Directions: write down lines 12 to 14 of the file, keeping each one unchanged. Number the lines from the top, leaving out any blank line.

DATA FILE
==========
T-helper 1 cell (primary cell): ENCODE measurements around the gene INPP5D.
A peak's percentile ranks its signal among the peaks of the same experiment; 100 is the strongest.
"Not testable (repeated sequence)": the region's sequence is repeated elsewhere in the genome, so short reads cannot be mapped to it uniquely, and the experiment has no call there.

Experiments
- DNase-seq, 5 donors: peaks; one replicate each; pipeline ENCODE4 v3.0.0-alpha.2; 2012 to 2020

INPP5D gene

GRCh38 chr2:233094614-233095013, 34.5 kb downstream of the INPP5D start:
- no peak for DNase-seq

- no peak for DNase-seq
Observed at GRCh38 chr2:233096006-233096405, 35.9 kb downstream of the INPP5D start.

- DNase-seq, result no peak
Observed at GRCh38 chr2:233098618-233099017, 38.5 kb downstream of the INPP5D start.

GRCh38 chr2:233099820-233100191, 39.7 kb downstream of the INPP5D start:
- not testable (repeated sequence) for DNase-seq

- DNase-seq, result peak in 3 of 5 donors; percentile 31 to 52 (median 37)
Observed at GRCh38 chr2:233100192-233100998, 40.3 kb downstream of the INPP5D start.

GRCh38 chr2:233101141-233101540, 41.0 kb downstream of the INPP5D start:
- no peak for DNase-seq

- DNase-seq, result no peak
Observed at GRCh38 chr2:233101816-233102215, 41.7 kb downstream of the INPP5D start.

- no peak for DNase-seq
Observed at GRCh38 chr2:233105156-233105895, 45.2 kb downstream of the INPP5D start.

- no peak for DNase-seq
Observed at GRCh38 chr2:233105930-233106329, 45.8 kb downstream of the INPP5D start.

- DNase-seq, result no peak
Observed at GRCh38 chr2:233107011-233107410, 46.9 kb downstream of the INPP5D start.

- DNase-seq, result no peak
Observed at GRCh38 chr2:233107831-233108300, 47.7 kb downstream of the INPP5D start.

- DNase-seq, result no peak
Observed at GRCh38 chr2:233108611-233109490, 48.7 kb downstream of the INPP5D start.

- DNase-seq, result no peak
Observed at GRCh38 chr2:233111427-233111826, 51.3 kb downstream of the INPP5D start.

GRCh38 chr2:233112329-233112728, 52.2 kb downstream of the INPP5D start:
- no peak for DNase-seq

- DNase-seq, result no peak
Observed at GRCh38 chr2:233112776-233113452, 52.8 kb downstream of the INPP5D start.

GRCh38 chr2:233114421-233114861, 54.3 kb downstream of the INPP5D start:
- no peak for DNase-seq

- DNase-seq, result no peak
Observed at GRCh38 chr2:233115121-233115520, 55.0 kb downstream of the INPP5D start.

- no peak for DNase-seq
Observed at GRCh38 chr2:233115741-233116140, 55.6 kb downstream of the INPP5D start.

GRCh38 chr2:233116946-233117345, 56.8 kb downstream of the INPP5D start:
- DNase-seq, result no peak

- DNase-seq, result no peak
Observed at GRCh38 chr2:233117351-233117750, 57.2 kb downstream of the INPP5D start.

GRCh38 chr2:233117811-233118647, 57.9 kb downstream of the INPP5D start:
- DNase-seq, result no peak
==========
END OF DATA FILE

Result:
Observed at GRCh38 chr2:233098618-233099017, 38.5 kb downstream of the INPP5D start.

GRCh38 chr2:233099820-233100191, 39.7 kb downstream of the INPP5D start:
- not testable (repeated sequence) for DNase-seq